The programs we have written so far are a bit rude in the sense that they accept no input from the user. They just do the same thing every time.
Python 2 provides a built-in function called raw_input that gets input from the keyboard. In Python 3, it is called input. When this function is called, the program stops and waits for the user to type something. When the user presses Return or Enter, the program resumes and raw_input returns what the user typed as a string.
>>> text = raw_input()What are you waiting for?>>> print textWhat are you waiting for?
Before getting input from the user, it is a good idea to print a prompt telling the user what to input. raw_input can take a prompt as an argument:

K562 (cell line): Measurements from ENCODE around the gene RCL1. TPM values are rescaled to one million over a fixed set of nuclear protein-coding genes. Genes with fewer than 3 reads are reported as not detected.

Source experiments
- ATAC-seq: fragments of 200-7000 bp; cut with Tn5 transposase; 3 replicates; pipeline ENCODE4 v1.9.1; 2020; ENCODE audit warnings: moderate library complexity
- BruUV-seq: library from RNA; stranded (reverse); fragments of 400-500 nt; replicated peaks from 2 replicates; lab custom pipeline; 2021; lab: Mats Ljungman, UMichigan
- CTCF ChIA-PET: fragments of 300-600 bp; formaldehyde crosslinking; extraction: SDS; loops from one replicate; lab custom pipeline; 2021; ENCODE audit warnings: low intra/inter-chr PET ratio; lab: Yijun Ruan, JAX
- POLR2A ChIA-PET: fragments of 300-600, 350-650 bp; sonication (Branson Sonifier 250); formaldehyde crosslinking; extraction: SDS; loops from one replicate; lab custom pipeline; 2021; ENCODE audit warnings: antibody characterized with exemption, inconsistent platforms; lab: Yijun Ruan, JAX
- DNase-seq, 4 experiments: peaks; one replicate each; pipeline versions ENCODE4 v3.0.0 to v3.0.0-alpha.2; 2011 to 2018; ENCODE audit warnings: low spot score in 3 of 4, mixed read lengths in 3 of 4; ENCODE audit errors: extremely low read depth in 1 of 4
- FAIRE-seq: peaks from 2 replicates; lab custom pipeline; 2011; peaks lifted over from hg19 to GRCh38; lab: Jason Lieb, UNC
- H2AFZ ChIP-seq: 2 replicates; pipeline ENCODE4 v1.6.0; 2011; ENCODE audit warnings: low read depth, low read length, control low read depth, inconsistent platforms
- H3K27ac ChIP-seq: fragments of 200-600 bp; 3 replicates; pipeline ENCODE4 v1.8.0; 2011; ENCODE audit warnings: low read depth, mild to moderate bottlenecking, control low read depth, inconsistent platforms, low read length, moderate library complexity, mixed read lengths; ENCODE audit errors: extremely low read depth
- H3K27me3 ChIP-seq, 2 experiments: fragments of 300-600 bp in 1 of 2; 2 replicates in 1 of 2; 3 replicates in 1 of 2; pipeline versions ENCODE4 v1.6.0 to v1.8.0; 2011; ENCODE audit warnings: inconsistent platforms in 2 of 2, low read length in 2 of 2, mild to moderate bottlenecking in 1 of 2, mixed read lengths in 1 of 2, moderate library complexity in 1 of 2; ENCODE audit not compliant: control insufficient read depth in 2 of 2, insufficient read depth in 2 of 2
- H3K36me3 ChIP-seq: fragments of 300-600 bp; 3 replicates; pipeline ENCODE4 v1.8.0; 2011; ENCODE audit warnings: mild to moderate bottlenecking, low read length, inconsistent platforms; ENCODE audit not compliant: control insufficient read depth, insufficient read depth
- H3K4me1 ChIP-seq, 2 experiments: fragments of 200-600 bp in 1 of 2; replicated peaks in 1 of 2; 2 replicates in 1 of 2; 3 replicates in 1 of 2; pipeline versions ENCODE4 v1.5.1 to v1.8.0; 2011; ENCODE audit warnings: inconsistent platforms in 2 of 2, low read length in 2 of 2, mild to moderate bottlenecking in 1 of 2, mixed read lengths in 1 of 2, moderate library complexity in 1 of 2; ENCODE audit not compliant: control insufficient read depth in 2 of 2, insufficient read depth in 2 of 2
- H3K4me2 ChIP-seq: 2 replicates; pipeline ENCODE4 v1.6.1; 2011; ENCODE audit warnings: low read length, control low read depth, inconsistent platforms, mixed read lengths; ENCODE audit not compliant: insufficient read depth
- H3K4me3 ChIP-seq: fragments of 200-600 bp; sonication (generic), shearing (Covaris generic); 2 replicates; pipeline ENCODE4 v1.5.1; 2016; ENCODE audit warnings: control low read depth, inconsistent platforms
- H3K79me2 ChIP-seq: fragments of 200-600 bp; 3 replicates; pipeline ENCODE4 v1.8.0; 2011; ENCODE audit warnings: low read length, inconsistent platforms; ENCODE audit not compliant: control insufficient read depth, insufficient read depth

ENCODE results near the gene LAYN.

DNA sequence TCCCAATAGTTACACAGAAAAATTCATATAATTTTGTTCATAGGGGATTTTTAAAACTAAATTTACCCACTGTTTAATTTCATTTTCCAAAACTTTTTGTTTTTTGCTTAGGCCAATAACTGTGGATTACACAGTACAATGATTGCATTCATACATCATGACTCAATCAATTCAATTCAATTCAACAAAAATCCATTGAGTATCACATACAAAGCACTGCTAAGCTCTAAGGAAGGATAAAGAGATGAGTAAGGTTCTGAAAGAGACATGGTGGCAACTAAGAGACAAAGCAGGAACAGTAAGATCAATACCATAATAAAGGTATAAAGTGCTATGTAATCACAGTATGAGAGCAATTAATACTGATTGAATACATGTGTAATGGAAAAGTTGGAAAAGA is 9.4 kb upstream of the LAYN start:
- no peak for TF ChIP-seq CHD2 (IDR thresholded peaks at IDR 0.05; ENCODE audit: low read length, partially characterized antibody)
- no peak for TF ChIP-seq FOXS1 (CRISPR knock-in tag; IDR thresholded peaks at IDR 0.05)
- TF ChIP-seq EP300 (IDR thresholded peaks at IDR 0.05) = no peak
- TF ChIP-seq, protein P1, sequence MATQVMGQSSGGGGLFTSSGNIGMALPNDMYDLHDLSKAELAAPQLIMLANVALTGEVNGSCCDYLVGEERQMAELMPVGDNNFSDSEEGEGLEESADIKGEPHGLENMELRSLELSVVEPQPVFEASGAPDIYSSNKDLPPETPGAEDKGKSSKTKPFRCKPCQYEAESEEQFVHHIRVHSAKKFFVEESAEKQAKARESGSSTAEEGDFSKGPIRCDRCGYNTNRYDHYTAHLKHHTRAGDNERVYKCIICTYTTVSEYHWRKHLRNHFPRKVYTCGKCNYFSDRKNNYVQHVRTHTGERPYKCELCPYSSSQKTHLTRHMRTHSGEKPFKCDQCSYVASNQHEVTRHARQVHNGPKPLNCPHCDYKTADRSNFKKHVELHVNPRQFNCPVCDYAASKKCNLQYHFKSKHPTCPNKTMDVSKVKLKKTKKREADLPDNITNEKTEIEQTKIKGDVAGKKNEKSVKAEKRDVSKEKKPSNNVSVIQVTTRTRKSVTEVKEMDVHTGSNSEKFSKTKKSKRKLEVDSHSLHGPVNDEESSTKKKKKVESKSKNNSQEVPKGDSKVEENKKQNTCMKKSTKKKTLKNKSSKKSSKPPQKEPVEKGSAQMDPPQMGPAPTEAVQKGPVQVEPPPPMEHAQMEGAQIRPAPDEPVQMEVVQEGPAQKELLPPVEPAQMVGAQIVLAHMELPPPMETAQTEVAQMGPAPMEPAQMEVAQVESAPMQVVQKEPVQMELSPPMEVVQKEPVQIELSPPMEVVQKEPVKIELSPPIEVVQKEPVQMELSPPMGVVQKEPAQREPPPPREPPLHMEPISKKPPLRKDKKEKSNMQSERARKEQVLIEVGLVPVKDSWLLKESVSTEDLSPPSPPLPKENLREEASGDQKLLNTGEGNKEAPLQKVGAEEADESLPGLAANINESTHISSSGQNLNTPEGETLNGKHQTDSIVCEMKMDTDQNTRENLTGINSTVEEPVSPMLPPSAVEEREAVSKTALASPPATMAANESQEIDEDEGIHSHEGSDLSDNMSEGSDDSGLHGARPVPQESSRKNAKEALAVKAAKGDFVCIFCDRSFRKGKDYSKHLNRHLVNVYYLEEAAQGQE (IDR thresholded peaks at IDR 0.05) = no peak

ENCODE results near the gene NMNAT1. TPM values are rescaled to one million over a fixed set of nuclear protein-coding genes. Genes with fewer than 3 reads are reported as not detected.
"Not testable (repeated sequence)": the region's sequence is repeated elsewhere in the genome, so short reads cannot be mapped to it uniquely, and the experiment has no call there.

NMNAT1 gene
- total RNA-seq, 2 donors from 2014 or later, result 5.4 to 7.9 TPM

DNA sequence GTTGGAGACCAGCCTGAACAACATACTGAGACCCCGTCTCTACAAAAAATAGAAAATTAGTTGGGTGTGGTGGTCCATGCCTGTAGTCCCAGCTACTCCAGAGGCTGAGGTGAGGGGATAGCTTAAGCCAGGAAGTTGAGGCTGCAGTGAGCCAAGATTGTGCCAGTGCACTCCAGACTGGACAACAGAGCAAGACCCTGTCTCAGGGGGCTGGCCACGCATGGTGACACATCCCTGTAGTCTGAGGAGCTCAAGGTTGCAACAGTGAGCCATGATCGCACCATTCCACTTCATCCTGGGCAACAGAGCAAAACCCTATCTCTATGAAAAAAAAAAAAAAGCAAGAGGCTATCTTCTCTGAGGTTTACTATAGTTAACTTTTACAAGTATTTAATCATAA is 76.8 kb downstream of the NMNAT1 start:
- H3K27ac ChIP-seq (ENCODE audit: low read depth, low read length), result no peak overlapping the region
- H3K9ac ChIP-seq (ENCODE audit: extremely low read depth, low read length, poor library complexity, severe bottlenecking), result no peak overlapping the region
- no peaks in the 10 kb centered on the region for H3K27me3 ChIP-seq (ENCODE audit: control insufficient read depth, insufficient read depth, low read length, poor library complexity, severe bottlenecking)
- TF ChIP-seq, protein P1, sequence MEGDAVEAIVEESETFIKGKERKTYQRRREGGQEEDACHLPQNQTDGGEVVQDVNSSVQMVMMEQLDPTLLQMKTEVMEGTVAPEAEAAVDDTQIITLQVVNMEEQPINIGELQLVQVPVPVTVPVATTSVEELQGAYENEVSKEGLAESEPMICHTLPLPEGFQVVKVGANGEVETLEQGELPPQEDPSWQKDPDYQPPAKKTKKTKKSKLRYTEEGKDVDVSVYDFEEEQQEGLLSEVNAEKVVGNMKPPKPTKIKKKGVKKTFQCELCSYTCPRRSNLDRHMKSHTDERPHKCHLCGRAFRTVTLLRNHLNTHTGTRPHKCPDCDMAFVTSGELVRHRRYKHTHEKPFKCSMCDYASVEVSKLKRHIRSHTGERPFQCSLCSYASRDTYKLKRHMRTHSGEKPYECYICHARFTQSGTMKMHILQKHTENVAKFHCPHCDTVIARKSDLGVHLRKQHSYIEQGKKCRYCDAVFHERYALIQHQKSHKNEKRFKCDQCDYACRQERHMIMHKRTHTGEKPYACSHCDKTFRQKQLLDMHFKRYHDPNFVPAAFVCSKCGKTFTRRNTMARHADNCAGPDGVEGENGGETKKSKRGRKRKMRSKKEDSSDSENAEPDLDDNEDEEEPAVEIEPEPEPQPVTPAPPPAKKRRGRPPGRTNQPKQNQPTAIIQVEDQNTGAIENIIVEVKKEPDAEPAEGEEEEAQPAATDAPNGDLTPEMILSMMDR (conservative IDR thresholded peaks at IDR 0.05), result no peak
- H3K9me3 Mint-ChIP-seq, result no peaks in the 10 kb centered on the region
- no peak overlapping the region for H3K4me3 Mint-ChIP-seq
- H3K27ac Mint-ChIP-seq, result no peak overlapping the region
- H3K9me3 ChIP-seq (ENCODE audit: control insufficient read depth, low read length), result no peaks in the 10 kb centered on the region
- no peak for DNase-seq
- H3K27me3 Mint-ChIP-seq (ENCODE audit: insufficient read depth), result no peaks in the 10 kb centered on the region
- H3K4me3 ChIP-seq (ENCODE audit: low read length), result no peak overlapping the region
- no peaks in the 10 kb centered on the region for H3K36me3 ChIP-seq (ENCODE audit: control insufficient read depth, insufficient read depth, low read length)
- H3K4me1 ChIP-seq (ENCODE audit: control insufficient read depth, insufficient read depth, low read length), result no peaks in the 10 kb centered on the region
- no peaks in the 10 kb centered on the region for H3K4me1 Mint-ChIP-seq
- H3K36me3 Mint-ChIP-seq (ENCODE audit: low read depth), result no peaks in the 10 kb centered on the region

>>> name = raw_input('What...is your name?\n')What...is your name?Arthur, King of the Britons!>>> print nameArthur, King of the Britons!
The sequence \n at the end of the prompt represents a newline, which is a special character that causes a line break. That’s why the user’s input appears below the prompt.
If you expect the user to type an integer, you can try to convert the return value to int:
>>> prompt = 'What...is the airspeed velocity of an unladen swallow?\n'>>> speed = raw_input(prompt)What...is the airspeed velocity of an unladen swallow?17>>> int(speed)17
But if the user types something other than a string of digits, you get an error:
>>> speed = raw_input(prompt)What...is the airspeed velocity of an unladen swallow?What do you mean, an African or a European swallow?>>> int(speed)ValueError: invalid literal for int() with base 10
We will see how to handle this kind of error later.